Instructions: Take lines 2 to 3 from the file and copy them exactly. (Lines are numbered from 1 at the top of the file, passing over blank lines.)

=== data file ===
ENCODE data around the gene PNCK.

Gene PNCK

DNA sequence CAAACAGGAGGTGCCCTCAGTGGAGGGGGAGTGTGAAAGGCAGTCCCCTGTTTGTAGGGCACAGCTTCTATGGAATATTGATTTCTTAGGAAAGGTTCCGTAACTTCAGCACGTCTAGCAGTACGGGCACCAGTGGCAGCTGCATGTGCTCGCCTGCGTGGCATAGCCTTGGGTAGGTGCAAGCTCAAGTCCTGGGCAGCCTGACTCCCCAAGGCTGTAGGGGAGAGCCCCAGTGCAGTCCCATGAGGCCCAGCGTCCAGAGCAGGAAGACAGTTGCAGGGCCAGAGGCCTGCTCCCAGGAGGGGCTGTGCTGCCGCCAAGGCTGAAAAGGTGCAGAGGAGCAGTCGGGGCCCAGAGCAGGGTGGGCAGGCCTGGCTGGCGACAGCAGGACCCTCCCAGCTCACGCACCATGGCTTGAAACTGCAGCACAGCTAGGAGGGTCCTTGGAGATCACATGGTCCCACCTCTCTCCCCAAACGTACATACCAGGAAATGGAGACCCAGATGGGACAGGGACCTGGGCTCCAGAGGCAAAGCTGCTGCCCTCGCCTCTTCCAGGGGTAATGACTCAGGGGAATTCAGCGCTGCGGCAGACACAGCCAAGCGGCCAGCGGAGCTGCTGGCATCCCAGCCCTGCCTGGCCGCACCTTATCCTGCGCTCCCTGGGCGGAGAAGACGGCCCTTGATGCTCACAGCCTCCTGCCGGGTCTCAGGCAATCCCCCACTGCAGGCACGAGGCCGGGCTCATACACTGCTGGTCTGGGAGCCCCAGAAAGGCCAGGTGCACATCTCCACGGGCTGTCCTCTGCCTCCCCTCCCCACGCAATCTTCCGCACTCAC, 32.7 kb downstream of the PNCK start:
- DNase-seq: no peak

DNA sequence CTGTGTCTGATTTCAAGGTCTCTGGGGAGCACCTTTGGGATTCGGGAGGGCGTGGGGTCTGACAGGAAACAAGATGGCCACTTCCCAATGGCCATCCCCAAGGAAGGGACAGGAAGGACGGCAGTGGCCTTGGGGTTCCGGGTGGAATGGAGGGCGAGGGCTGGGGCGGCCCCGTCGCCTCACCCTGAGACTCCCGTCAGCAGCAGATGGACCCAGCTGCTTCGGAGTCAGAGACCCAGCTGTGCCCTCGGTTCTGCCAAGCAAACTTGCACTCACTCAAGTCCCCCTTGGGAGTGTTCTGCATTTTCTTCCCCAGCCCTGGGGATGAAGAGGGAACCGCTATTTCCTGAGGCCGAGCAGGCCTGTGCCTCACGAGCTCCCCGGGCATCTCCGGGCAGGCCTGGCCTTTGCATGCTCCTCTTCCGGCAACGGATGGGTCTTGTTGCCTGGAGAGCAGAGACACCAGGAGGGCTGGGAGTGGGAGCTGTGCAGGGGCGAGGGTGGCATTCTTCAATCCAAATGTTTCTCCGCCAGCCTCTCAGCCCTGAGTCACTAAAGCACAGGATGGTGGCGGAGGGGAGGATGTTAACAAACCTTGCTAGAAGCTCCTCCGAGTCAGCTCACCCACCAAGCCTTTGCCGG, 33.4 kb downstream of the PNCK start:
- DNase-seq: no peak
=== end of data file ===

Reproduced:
Gene PNCK

DNA sequence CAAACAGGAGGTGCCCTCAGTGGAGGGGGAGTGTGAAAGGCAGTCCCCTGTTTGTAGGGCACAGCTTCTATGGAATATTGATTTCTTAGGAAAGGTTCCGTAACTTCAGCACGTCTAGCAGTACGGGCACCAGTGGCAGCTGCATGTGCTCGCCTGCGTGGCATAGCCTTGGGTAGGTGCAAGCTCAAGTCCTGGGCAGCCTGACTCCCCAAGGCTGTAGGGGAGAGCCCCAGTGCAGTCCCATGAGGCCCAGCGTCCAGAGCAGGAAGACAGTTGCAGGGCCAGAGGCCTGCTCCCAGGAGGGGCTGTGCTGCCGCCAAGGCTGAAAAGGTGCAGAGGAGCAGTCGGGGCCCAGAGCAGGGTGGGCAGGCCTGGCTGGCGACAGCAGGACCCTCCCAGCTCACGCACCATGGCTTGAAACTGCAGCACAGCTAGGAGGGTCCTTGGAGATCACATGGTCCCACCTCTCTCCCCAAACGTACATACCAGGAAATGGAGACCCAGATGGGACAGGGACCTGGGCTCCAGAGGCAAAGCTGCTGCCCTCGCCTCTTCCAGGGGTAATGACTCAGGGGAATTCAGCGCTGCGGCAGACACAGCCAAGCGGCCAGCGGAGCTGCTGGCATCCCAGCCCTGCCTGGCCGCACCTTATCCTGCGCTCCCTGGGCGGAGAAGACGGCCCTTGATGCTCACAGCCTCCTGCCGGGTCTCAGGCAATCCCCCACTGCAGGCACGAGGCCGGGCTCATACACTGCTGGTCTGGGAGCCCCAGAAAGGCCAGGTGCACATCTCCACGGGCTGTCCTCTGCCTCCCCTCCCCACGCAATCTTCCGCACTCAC, 32.7 kb downstream of the PNCK start: